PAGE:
The British Labour Party suffered a disastrous defeat in last week’s election, resulting in the fewest number of parliamentary seats since 1935. The conversation has now turned to what went wrong, with blame targets including leader Jeremy Corbyn and the party’s policy on Brexit. Labour went into the election with a radical manifesto, promising the nationalization of key utilities, a Green New Deal, and strengthened workers’ rights. It’s a conversation American politicians should hear.
One of its most radical promises was free, full-fiber broadband by 2030. It’s exactly the sort of commitment that campaigners argue will be vital for the future, as robots and automation disrupt traditional work and give rise to a less secure class of workers. Guaranteed basic services, similar to a universal basic income, will help support the population as guaranteed work grows more scarce.
The specter of Labour’s brutal experience threatens to hang over the United States’ presidential election next year. Democratic candidate Andrew Yang is running on a promise to answer the rise of A.I. with the $1,000-per-month Freedom Dividend. Bernie Sanders is proposing a federal job guarantee, dismissing basic income because “people want to work.” Elizabeth Warren has made Medicare-for-all a central theme of her campaign, but downplayed the likelihood of A.I.-driven job losses during an October debate.
For some Democratic candidates, the British election results have offered key lessons. Former Vice President Joe Biden said that the Labour Party’s manifesto contained “ideas that are not able to be contained within a rational basis quickly,” while former New York City mayor and billionaire Michael Bloomberg called Corbyn’s loss as a “canary in the coal mine.”
There are many differences between American and British politics, but this debate cuts to a central question about automation-fueled job losses. How do you convince the electorate of a policy that may prove beneficial in the future?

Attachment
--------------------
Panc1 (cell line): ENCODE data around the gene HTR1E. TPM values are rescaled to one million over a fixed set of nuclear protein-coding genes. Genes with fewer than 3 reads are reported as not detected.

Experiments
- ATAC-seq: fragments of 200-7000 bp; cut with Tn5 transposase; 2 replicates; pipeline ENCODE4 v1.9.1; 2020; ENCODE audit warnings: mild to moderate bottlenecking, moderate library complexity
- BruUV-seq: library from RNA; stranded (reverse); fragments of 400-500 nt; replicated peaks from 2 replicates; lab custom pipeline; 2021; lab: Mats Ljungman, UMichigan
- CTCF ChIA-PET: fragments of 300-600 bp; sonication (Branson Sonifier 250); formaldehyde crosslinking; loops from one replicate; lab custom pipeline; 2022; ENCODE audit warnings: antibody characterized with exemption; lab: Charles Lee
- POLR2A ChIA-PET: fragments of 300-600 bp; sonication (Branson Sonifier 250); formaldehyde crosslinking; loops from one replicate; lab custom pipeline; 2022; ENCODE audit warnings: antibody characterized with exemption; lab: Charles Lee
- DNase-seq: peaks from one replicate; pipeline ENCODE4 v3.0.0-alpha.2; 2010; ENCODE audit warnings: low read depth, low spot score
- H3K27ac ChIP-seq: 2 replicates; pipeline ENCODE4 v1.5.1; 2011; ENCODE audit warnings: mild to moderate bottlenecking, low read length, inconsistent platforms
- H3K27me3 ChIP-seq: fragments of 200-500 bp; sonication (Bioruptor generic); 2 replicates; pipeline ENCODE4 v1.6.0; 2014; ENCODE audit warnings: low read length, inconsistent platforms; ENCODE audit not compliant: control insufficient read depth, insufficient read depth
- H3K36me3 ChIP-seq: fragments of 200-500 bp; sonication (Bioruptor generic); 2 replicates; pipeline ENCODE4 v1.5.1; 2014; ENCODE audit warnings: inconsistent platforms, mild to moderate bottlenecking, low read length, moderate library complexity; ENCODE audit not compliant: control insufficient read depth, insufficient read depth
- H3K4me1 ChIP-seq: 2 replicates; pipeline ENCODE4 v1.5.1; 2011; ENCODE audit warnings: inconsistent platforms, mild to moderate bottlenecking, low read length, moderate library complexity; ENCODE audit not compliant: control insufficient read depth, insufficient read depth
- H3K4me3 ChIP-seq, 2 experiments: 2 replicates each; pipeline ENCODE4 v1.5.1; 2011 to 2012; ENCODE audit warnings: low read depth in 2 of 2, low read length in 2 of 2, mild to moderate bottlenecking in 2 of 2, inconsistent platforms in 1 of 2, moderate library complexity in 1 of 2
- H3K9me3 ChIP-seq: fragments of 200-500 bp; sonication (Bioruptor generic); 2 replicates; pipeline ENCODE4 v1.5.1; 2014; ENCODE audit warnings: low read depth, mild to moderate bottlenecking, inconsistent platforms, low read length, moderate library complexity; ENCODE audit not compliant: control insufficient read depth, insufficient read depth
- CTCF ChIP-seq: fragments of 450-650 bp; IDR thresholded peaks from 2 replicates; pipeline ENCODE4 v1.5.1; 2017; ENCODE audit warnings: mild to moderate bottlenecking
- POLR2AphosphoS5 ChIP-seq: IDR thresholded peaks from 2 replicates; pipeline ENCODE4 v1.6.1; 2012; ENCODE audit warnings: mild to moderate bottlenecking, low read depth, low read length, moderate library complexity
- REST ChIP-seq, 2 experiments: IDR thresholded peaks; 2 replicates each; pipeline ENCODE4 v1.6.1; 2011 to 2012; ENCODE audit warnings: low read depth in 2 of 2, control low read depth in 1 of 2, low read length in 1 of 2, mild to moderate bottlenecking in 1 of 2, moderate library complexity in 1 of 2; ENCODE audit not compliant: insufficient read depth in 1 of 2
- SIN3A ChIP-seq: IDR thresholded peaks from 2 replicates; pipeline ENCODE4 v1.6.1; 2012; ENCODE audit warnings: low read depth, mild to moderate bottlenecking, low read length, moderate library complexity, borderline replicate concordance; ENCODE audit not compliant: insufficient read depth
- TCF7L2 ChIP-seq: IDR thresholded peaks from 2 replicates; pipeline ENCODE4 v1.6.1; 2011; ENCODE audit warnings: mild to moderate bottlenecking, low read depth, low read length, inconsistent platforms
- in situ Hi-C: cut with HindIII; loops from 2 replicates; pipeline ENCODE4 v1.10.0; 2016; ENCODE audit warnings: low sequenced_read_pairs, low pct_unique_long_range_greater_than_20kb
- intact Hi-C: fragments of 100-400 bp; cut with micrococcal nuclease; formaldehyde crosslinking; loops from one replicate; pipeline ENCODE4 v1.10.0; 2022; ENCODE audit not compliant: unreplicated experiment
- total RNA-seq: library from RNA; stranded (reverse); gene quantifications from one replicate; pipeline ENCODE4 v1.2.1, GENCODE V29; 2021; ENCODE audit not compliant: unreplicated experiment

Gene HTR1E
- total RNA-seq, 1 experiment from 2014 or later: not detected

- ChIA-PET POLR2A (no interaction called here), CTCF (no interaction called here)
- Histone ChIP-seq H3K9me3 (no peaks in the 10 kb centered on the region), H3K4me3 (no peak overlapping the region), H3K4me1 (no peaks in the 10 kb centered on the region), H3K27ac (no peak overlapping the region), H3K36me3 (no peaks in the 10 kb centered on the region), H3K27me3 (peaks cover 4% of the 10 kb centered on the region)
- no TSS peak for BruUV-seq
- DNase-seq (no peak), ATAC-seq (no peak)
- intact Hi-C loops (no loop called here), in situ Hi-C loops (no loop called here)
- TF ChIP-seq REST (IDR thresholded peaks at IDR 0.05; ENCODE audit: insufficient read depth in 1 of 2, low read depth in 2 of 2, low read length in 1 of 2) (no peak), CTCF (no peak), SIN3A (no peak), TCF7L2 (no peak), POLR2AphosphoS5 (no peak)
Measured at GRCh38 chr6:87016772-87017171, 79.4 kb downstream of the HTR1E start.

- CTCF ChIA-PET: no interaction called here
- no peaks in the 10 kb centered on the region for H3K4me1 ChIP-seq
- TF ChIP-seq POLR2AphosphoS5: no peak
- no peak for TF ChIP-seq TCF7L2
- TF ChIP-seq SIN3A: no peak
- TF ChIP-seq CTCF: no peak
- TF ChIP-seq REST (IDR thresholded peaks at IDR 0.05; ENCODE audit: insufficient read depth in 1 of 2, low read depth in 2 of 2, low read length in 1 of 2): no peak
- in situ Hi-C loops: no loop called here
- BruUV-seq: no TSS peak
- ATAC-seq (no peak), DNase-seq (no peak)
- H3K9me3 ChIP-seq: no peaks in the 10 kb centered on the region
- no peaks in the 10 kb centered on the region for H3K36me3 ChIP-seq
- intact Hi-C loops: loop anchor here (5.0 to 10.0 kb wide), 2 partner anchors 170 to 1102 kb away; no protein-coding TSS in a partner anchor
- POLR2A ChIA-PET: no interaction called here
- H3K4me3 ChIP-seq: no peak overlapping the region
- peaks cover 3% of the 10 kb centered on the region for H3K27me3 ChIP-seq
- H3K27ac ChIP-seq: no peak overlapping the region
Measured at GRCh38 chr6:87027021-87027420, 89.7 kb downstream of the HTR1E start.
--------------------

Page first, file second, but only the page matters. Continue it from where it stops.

Labour’s broadband policy: what happened
Labour’s plan, in a nutshell, was this: nationalize Openreach, the arm of private firm BT that runs the country’s largest broadband network. Complete the full-fiber internet access rollout by 2030 under a state-owned firm called British Digital Infrastructure, and offer free access under another state-owned firm called British Broadband Service. For a more in-depth explanation, you can read Inverse’s previous story here.
When Inverse last month asked Alzbeta Fellenbaum, principal analyst for IHS Markit, a London–based data broker, for her assessment of the plan, she was unconvinced: “It’s kind of hard not to look at this and see it plainly as an election spiel and a stick to wave into the electorate’s face.”
Evidence showed the idea was popular. A YouGov poll released on November 15 showed 62 percent supported the idea. However, just 32 percent supported nationalizing Openreach to actually deliver the policy, one percentage point more than those opposed.
It seems voters might like an idea in theory, but require more convincing when it comes to the details.
A focus group conducted a few days later by Conservative Party peer Lord Ashcroft showed mixed support for the idea:
“I might nationalise certain essential things. But I’m not desperately sure I would nationalise wi-fi;” “There are people sleeping in cold homes, kids without warm clothes, families on the breadline. I just don’t think this is top of the list;” “I work six days a week to provide my family with the necessities to live with. Broadband is a luxury, not a necessity. You have to work for it, you don’t get given it. If you don’t want to graft or pay your dues, that’s cool, but don’t expect to get it for free.”
Labour’s manifesto did little to help the problem. It described a multi-year plan culminating in free broadband, but didn’t really explain why it was needed. It identified a big problem — rural connectivity — solved by large-scale fibre rollout, but didn’t quite identify the problem solved by making it free.